Editor's note: This is part of an occasional series in
which reporters drop in on interesting classes throughout
the university's eight academic divisions.
THE COURSE: The Natural and the Artificial: The
Concept of the Man-Made Man. The course attempts to
illustrate society's changing understanding of science by
examining the concept of the artificial human being. It
begins with the Renaissance's "golem" legend and proceeds
through the Scientific Revolution/Enlightenment, the
Industrial Revolution and the 20th century. Limited to 25
students. 3 credits. Department of the History of Science
and Technology, Krieger School of Arts and Sciences.
MEETING TIME: 2 to 4:30 p.m., Tuesdays, fall
THE INSTRUCTOR: Robert Kargon, Willis K. Shepard
Professor in the
TEACHING ASSISTANT: Andrew Russell, a second-year
graduate student in the history of technology.
SYLLABUS: The course is an appealing mix of
thought-provoking lecture, discussion and movie watching
(which takes place in the Milton S. Eisenhower Library's AV
Room). Lecture/discussion topics range from the role of
science and magic in the Renaissance to views of man and
machines during the Industrial Revolution to artificial
intelligence and the Internet.
COURSE WORK: Grades are based on class
participation, one midsemester quiz and a final
REQUIRED READING: R.U.R., by Karel Capek;
The Fourth Discontinuity, by Bruce Mazlish; He,
She and It, by Marge Piercy; Frankenstein, by
Mary Shelley; Island of Dr. Moreau, by H.G. Wells.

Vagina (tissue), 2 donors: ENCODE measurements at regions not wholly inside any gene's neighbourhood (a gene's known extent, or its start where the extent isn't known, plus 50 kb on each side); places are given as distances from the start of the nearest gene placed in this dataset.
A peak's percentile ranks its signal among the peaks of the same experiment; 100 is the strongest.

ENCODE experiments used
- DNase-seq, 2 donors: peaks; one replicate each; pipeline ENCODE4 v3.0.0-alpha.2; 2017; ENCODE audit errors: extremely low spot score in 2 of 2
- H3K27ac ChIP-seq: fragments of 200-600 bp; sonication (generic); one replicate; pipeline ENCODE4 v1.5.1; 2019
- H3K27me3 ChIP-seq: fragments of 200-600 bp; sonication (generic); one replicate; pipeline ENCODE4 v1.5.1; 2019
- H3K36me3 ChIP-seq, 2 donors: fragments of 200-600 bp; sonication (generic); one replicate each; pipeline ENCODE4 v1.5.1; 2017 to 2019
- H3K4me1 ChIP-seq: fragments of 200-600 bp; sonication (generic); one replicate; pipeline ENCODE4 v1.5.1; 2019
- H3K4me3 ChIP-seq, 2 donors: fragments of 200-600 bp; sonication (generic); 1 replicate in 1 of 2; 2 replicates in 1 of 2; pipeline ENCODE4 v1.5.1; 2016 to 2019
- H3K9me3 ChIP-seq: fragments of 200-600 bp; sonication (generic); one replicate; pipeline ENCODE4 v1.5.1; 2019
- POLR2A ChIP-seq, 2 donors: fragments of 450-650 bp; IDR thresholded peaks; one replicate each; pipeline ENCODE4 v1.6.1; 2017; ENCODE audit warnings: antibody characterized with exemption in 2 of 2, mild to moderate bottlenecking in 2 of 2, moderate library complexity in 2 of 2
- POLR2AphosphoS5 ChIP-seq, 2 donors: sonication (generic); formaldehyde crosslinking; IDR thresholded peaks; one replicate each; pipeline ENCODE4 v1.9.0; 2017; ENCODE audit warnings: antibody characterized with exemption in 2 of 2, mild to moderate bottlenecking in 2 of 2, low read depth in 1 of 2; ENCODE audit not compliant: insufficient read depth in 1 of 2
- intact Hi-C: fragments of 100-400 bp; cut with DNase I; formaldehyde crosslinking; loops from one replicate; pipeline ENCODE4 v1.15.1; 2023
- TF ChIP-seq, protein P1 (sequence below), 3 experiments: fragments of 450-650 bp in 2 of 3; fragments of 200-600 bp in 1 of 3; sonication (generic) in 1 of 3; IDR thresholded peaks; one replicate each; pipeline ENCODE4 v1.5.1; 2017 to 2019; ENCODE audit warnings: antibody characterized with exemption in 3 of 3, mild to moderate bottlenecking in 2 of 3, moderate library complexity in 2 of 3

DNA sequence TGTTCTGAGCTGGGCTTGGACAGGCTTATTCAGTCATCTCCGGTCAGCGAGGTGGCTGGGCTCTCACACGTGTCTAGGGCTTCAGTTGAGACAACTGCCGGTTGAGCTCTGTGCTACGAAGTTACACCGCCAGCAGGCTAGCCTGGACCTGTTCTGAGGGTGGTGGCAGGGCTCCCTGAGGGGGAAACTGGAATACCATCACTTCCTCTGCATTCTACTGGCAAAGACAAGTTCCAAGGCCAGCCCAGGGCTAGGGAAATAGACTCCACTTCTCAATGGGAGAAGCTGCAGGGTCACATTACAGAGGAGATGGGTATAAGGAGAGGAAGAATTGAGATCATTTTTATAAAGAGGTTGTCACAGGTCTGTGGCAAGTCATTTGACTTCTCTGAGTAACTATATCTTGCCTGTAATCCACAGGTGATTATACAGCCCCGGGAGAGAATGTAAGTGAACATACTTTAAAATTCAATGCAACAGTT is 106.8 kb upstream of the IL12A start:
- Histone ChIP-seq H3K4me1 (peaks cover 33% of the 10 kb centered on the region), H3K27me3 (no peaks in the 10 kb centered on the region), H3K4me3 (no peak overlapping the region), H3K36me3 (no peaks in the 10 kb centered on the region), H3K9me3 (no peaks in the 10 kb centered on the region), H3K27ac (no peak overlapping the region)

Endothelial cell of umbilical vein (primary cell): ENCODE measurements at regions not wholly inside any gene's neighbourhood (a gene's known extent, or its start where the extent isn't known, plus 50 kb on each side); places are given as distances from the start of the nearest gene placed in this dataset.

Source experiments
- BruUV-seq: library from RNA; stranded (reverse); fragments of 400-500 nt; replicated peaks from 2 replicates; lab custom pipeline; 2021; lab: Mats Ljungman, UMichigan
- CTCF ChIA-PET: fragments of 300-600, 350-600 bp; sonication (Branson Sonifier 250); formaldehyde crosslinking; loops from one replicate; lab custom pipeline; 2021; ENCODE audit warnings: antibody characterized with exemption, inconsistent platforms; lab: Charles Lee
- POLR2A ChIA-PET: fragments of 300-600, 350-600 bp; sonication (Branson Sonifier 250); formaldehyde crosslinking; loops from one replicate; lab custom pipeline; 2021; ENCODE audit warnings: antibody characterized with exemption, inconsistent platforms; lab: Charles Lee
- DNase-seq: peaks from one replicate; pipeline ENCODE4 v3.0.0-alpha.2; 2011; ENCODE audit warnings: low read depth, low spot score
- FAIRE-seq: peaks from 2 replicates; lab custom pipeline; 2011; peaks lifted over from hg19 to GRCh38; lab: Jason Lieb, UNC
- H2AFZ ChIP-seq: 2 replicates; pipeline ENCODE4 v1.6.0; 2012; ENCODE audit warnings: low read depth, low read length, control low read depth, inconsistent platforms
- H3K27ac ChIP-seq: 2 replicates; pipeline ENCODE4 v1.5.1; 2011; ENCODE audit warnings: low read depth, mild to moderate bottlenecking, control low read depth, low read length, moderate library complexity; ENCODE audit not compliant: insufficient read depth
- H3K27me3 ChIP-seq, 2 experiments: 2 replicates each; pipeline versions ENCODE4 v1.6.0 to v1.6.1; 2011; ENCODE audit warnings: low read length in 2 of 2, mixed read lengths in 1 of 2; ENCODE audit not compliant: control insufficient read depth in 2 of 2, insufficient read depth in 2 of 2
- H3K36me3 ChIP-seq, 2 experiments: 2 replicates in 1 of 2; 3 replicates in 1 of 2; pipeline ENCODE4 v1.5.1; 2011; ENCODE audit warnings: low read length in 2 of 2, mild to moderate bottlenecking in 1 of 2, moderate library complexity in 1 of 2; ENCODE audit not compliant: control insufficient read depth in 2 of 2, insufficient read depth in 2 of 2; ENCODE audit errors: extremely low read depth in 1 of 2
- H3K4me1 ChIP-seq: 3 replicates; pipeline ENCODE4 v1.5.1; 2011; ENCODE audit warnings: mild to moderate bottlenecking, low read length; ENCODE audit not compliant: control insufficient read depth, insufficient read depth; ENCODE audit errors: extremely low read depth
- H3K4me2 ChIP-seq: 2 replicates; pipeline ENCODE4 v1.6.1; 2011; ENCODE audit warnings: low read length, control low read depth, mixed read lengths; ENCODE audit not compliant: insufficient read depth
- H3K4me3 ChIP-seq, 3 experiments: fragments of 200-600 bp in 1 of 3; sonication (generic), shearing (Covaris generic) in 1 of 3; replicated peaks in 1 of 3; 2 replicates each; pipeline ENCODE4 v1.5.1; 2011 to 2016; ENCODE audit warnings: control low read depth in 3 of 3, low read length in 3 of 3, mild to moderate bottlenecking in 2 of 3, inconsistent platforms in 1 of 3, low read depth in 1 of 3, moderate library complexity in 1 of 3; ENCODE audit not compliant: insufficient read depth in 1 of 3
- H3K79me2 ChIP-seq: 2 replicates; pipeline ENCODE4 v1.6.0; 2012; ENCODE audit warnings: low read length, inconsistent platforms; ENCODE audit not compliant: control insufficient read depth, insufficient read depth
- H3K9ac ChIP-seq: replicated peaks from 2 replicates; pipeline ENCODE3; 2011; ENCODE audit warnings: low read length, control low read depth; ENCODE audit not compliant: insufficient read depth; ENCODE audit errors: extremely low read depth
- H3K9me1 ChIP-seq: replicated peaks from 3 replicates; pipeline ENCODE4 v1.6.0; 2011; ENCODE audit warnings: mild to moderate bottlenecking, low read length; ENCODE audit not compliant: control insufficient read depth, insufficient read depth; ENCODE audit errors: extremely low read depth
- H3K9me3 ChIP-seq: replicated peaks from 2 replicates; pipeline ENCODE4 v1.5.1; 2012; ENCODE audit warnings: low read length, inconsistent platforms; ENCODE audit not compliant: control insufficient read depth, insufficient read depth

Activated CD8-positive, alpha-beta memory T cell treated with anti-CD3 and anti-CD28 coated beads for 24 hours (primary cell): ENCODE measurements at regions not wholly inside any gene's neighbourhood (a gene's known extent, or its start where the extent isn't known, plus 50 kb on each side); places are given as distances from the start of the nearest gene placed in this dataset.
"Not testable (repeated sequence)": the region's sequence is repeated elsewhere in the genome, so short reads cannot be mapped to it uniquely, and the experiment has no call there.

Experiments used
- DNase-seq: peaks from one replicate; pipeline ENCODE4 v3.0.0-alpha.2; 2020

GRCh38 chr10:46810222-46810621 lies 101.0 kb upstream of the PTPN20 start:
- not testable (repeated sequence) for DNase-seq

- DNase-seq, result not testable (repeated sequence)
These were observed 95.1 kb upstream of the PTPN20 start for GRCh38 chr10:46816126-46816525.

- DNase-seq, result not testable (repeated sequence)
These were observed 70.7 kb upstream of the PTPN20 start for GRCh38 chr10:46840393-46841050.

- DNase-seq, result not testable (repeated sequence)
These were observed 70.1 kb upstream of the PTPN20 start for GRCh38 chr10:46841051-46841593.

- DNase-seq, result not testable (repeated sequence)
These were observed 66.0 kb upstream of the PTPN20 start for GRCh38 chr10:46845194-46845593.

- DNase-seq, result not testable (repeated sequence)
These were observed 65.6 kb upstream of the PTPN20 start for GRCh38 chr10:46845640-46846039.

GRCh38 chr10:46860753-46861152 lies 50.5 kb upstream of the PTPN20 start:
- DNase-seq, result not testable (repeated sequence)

Students also read selections from Science and
Change, by Hugh Kearney; The Golem, by Chaim
Bloch; Man a Machine, by J.O. de la Mettrie; and
The Sandman, by E.T.A. Hoffmann.
FILMS VIEWED IN CLASS: The Golem; Frankenstein;
Island of Lost Souls; Colossus: The Forbin Project; The
Stepford Wives (the original version); Bladerunner;
OVERHEARD IN CLASS: "Romanticism is a predisposition
rather than a philosophy. When the French Revolution
decayed into repression and terror, some repudiated the
philosophies they linked with it and turned to a renewed
interest in the medieval period, in Gothic stories and in
the idea that there is more to the world than our reason
alone can tell us."
— Professor Kargon
STUDENTS SAY: "I first saw this class in that large
book given to JHU prospects. It caught my interest, but the
school didn't offer it in my freshman or sophomore year.
Only now have they offered it again, and I jumped on the
chance to take it. I love the class discussions; they're
really interesting and easy to get into. Overall, the class
is very interesting and enjoyable."
— Matthew Bufano, junior computer engineering
major from Monkton, Md.